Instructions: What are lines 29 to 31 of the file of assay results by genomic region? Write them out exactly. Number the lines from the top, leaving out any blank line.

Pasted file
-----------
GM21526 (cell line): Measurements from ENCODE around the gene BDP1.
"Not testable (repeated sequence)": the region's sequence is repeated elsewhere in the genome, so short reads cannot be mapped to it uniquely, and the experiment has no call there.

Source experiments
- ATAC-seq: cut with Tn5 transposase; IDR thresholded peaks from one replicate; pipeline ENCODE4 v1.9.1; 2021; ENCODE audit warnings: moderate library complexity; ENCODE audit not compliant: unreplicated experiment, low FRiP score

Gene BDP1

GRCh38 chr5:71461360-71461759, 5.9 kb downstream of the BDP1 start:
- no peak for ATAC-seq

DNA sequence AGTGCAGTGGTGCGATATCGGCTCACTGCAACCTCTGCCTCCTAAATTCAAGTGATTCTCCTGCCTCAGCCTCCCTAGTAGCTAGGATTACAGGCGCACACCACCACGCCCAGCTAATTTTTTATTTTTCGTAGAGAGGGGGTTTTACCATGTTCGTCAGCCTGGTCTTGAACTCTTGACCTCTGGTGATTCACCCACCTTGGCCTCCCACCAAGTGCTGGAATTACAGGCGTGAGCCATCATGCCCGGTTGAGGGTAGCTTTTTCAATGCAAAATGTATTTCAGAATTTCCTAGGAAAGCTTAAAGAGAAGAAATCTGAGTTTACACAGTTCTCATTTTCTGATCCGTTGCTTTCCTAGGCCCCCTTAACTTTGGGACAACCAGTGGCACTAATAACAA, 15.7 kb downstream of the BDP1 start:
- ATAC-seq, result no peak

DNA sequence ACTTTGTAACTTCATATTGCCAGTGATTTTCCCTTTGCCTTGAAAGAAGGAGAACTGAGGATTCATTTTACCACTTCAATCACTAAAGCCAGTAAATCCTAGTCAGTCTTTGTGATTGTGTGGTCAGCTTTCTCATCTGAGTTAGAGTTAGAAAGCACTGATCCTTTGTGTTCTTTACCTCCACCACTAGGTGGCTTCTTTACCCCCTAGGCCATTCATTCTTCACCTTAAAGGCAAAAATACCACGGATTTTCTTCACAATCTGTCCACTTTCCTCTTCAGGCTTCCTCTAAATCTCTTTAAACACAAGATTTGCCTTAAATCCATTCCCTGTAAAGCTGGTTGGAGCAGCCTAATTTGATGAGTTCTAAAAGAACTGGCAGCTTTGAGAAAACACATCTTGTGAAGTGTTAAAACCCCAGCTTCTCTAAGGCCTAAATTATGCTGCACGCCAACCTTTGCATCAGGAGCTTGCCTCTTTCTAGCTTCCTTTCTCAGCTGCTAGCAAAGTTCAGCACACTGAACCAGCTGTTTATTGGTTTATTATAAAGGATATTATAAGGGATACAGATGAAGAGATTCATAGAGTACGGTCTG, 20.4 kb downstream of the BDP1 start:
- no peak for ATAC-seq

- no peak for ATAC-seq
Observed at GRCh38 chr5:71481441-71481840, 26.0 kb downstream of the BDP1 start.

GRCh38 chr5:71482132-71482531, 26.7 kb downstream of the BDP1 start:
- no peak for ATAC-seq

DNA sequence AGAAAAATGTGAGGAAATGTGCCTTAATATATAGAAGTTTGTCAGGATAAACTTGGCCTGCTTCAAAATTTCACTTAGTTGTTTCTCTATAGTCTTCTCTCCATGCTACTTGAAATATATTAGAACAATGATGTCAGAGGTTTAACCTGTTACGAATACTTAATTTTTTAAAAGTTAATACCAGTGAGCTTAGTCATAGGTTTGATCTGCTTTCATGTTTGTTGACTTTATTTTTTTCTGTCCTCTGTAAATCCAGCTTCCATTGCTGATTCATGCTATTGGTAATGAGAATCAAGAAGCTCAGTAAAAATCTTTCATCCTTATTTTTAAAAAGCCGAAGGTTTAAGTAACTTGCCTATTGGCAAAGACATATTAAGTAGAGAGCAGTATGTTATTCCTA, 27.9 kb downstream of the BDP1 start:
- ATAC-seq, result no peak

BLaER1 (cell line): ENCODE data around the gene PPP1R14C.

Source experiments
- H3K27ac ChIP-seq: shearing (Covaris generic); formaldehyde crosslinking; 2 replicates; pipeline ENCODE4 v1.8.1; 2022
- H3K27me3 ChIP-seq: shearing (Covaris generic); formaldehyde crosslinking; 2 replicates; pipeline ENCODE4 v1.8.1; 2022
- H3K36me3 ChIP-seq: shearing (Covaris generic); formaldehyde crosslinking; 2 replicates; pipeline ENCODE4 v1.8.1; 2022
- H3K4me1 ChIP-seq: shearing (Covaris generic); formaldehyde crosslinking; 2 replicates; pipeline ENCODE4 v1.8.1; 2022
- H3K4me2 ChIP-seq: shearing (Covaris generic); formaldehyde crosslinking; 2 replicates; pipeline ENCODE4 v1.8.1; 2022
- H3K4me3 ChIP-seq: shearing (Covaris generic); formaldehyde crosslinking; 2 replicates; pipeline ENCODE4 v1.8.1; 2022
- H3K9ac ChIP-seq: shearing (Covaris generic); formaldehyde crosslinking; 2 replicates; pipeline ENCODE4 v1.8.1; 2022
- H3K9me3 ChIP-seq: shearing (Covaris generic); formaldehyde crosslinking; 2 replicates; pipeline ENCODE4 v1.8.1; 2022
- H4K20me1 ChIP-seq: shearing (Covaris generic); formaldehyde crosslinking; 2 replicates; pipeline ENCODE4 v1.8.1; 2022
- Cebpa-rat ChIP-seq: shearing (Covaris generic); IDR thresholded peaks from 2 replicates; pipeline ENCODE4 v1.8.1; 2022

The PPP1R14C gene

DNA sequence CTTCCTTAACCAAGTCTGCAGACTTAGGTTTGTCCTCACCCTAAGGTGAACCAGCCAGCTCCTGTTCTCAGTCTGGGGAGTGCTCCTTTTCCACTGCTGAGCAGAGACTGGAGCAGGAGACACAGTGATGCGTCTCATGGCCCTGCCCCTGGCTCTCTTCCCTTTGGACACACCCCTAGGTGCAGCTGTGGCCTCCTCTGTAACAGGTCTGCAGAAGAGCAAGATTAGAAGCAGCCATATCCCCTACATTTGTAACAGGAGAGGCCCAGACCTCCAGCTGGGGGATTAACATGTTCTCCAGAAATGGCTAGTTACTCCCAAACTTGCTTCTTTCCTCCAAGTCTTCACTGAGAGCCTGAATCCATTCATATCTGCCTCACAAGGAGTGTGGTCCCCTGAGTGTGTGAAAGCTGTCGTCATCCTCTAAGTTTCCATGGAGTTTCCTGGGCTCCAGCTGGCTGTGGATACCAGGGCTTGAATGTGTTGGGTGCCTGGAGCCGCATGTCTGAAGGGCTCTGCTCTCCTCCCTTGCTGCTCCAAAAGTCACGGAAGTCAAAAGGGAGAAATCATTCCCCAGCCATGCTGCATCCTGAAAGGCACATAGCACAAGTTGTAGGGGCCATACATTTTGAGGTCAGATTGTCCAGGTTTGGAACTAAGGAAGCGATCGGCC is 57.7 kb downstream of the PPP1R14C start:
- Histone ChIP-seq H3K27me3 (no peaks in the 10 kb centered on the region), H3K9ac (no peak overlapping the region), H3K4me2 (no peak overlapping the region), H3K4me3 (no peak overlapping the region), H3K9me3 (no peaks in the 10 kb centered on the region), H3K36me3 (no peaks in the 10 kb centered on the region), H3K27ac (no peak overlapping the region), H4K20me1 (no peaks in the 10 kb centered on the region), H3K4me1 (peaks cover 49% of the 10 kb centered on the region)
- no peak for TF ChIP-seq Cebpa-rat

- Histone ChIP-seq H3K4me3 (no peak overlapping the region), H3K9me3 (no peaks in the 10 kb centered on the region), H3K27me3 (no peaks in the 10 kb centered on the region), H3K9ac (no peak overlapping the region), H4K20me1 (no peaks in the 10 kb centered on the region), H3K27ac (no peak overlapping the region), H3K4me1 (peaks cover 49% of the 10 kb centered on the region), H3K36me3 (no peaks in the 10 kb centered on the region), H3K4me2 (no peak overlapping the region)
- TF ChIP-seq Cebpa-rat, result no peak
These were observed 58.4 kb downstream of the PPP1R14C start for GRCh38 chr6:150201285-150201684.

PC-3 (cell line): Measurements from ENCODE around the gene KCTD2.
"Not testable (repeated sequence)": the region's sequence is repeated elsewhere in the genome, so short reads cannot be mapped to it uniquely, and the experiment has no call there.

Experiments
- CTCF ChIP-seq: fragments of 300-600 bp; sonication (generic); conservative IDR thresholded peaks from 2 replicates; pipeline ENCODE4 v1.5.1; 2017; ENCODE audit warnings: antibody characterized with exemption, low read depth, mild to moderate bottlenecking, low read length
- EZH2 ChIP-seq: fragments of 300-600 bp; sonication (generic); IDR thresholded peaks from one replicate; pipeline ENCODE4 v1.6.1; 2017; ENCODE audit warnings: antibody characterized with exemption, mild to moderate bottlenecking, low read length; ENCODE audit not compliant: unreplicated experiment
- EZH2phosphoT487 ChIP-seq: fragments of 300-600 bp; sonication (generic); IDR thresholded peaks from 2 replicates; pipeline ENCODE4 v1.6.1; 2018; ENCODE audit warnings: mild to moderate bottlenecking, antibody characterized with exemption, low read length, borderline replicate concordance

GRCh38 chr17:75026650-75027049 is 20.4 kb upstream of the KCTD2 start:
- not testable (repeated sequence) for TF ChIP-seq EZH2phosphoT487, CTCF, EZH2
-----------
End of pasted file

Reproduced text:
- Cebpa-rat ChIP-seq: shearing (Covaris generic); IDR thresholded peaks from 2 replicates; pipeline ENCODE4 v1.8.1; 2022

The PPP1R14C gene

DNA sequence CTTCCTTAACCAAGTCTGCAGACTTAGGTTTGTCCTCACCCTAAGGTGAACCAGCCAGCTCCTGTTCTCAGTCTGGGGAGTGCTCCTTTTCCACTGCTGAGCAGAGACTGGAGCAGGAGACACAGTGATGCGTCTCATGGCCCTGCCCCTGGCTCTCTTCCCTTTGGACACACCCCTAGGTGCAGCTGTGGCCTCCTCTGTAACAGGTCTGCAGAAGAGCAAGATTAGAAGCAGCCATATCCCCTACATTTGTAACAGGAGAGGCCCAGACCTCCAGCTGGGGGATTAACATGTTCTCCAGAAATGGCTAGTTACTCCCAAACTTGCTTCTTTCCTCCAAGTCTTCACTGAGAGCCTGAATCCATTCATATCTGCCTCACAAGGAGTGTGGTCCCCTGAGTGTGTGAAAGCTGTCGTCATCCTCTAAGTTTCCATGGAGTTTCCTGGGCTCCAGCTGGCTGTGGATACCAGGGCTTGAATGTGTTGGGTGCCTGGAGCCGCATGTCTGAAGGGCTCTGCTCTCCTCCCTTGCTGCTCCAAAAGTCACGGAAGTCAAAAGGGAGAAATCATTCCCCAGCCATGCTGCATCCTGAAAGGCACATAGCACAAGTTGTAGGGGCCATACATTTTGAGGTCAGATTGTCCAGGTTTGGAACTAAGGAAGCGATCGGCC is 57.7 kb downstream of the PPP1R14C start: